from EWA stating that "we do not intend to renew the CofA for
the above aircraft and also wish to have the CofR cancelled."
board resolved to wind up South Coast Airways and re-purchase two
Hudsons. (Note 3)
for CofR and CofA by East-West Airlines Ltd., Tamworth, NSW. (Note
to Register as VH-EWR. CofR #4101, CofA #4101. Seating 2 Pilots, 1
Hostess, 4 Passengers, 1 CSIRO operator. (Note 4)
Time: 8244.19 hours. Time since last overhaul: 37.30 hours. (Note
at Essendon to begin a rain-making contract for the Victorian Government.
first rain-making flight from Essendon under the command of F.C. Braund.
to Tamworth from Essendon. (Note 3)
to DCA from Australian Aircraft Sales Pty Ltd stating that they have
purchased the aircraft from East-West and requesting transfer of certificate
to Sepal Pty Ltd, c/- Adastra Airways, Mascot who are now the sole
proprietors of the aircraft. (Note 4)
of ownership to Sepal Pty Ltd (an Adastra company). (Note 4)
Re-registered VH-AGE on this date.
for CofR by Sepal Pty Ltd, Mascot, requesting registration VH-AGE.
from East-West to DCA confirming the sale and requesting retention
of the registration VH-EWR. (Note 4)
from Adastra to DCA requesting renewal of CofA for 12 months from
date of purchase. Aircraft has flown only 57 hours 50 minutes since
renewal of CofA on 06APR62.
Time: 8302.40 hours. Time since last overhaul: 58.20 hours. (Note
request for CofA renewal was approved on this date and the CofA renewed
from 14SEP62. (Note 4)|
The aircraft was converted for mineral survey work with a magnetometer
"bird" mounted externally in a cradle on the bomb bay doors. Operated
initially in natural metal with white top and Adastra titles but later
painted in Adastra's green livery. The
aircraft initially entered service with the only nose glazing being
a transparent nose cone. A single nose window in the top forward position
was added later. See photo.
re-weighed following installation of P&W 1830-90B engines and
provision for cameras etc. (Note 4)
flight Sydney-Bankstown-Camden-Sydney after installation of R-1830-90B
engines. (Note 4)
operating out of Darwin, NT. (Note 4)
Time: 9004.40 hours. Time since last overhaul: 762.08 hours. (Note
fitted with Doppler and Magnetometer equipment. (Note 4)|
It is believed that VH-AGE was test flown around this time with a
magnetometer boom installed between the fins (similar to VH-AGS in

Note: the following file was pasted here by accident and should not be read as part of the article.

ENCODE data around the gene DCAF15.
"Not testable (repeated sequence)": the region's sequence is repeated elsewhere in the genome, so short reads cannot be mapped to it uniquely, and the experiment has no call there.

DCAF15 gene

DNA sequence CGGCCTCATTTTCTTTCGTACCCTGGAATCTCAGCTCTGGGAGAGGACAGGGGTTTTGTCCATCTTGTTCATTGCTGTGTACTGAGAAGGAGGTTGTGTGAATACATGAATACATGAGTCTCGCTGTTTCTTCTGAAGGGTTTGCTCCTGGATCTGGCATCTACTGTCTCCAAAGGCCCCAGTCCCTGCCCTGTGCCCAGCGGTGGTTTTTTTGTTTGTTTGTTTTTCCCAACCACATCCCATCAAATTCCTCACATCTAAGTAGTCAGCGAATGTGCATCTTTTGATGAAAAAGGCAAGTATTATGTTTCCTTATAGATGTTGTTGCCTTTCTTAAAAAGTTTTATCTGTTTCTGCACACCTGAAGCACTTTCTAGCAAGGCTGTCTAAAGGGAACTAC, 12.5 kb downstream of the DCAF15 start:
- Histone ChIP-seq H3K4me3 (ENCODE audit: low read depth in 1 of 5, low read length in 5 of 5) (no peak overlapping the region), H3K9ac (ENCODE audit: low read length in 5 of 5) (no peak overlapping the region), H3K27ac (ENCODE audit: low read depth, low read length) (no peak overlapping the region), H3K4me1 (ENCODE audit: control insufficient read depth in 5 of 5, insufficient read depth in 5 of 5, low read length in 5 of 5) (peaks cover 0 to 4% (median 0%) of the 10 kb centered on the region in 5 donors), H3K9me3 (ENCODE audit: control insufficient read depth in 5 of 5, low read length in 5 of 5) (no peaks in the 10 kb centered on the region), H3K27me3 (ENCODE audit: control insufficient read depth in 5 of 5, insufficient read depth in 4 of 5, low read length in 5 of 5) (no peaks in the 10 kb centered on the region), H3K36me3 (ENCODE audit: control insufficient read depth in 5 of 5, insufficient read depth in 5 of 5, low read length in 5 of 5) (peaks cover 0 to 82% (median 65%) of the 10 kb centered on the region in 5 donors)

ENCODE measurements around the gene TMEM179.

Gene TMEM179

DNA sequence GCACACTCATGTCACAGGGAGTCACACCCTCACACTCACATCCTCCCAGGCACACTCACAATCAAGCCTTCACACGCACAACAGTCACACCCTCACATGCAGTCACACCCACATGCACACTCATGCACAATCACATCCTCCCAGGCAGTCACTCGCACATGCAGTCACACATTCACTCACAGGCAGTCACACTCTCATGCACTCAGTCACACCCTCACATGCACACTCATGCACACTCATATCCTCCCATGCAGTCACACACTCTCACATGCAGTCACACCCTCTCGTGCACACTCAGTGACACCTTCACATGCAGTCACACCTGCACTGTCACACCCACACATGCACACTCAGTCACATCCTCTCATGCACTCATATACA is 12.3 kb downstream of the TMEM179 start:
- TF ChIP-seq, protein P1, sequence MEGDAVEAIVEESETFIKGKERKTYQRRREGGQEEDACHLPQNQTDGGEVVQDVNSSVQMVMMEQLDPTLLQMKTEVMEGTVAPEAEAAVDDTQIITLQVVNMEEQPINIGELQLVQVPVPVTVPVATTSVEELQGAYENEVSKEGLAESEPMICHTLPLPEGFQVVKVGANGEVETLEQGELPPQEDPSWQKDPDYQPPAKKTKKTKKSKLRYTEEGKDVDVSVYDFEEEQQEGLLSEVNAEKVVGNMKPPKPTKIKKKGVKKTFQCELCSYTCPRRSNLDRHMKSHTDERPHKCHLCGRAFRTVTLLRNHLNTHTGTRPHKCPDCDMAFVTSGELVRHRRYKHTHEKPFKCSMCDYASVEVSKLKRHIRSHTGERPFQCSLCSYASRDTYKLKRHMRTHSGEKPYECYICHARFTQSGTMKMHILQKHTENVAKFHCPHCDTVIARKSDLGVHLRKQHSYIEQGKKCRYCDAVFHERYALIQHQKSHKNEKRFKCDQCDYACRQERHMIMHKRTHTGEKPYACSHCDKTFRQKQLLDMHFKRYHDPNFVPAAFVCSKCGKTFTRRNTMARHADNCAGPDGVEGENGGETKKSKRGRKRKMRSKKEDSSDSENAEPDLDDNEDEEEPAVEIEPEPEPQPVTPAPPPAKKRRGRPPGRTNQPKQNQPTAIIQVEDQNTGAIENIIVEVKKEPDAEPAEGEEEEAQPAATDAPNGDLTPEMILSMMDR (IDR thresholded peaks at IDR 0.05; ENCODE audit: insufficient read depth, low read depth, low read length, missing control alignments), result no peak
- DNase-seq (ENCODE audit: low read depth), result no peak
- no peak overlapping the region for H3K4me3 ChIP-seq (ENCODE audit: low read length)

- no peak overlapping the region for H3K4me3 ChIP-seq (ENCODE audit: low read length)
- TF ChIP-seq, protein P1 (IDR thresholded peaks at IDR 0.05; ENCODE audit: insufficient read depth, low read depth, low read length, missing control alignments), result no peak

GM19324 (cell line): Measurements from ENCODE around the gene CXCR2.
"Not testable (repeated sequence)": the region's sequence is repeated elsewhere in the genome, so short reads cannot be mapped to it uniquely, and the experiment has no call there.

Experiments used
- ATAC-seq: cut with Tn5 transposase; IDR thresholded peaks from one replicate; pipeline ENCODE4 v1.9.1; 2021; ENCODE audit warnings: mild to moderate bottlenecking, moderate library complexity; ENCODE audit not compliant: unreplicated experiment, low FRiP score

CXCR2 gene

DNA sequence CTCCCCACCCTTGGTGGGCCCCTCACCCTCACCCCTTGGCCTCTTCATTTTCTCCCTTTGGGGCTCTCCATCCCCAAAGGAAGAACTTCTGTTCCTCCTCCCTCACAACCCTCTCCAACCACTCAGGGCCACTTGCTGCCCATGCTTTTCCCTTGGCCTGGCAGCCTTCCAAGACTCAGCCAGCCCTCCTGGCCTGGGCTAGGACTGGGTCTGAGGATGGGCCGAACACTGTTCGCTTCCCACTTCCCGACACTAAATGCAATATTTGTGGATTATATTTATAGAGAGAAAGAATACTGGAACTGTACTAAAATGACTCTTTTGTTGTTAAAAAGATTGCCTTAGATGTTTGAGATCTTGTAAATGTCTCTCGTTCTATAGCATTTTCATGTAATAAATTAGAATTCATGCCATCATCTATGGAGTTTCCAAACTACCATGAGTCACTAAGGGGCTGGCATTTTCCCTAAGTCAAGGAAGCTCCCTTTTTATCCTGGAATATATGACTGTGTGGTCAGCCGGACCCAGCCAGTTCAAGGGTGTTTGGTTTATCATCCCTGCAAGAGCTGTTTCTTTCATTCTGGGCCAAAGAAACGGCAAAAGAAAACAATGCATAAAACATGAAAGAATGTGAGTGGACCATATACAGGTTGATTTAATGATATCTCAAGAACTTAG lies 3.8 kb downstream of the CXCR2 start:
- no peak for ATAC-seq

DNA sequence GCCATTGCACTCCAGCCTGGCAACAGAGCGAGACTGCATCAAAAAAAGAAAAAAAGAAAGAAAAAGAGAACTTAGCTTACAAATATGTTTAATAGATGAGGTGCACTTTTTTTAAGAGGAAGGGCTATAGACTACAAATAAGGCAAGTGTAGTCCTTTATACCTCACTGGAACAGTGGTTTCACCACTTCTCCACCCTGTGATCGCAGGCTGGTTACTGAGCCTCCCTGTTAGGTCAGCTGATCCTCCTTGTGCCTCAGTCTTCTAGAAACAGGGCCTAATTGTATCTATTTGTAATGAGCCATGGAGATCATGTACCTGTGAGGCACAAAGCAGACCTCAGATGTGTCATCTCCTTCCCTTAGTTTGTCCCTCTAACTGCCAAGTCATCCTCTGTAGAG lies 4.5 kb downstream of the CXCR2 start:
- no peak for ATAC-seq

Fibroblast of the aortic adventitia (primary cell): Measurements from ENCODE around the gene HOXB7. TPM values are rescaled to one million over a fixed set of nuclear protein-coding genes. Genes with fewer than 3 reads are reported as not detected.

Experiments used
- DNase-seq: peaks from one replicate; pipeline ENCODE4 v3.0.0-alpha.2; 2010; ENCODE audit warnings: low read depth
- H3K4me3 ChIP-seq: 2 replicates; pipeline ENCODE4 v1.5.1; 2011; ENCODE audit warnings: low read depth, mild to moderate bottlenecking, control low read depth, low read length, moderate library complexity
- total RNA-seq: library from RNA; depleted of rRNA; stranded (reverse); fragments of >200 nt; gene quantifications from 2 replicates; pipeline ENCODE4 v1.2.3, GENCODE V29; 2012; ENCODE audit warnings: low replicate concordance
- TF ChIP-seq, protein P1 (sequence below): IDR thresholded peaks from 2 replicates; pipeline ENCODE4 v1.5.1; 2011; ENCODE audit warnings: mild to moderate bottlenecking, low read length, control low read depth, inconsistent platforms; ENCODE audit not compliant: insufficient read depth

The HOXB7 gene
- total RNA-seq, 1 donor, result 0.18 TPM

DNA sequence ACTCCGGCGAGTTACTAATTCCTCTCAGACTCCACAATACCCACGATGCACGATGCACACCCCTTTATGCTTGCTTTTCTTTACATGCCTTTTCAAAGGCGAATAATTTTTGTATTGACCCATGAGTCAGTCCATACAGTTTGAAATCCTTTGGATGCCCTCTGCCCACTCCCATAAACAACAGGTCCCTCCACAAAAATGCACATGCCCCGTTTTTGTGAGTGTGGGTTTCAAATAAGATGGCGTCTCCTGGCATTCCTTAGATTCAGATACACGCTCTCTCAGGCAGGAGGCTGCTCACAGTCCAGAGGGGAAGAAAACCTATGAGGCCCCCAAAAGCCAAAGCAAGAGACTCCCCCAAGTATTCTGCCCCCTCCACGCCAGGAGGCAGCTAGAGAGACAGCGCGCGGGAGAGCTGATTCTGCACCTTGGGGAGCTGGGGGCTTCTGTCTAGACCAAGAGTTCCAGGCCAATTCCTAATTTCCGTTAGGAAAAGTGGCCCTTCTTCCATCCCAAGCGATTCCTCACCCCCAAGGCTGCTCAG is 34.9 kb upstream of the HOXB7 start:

late 1962). Although Ted McKenzie cannot recall if the magnetometer
being tested at this time was a boom or a towed bird, correspondence
in DCA files suggests that it was a boom. As both were fitted simultaneously
to VH-AGS this is also a possibility with VH-AGE. By January 1965
VH-AGE was fitted only with a towed bird. For more information about
the magnetometer boom installation see here.
and Doppler test flight (55 mins) by Ted McKenzie. (Source: Ted McKenzie's
and Doppler test flight (40 mins) by Ted McKenzie. (Source: Ted McKenzie's
test flight (30 mins) by Ted McKenzie. (Source: Ted McKenzie's log
test flight (1 hr 5 mins) by Ted McKenzie. (Source: Ted McKenzie's
flight after fitment of Boom Support Modification. (Note 4)|
Magnetometer test flight (45 mins) by Ted McKenzie. (Source: Ted McKenzie's
test flight (30 mins) by Ted McKenzie. (Source: Ted McKenzie's log
test flight (2 hrs 15 mins) by Ted McKenzie. (Source: Ted McKenzie's
flight after fitment of Doppler equipment. (Note 4)
McKenzie flew aeromagnetic surveys out of Maralinga at which time
the only magnetometer fitted to the aircraft was a towed bird. (Source:
Ted McKenzie's log book)
operating on photo survey in NW of South Australia, VH-AGE located
the Wackett VH-BEC which had been missing since 14JAN62. See The
Missing Wackett Vol 1 and
Missing Wackett Vol 2
based at Oodnadatta. (Note 4)
Time: 9651.40 hours. Time since last overhaul: 647 hours. (Note 4)
flight after fitment of French Oil Search equipment (winch bird and
cradle). (Note 4)
at Tennant Creek killing Captain Kenneth Rowlands plus four crew
plus a boy passenger.
The following is extracted from "Aviation Safety Digest" No 51 of
"The aircraft was owned and operated by an aerial survey company,
and at the time of the accident, was returning from a magnetometer
survey flight in an area about 120 miles southeast of Tennant Creek.
The aircraft had been carrying out survey flights from Tennant Creek
for several weeks. Before departing on the morning of the accident,
the captain of the aircraft submitted a flight plan which showed
that the aircraft would he operating in the survey area for 200
minutes. The flight was to be carried out below 5,000 feet and the
aircraft's endurance was 400 minutes. The flight plan nominated
a SARTIME of 0300 hours G.M.T., 1230 hours local time. For survey
flights of this nature, the usual complement of the aircraft was
pilot-in-command, survey navigator and magnetometer operator, but
on this particular flight, three additional persons were being carried.
A second pilot, who had recently been endorsed on the aircraft,
was observing the operation to gain experience in survey work, a
Doppler equipment technician was travelling on the aircraft to check
the operation of the equipment in the air, and an eleven year old
boy was being carried as a passenger at the invitation of the pilot-in-command.
After a daily inspection had been completed, the aircraft departed
from Tennant Creek at 0630 hours local time and reached the survey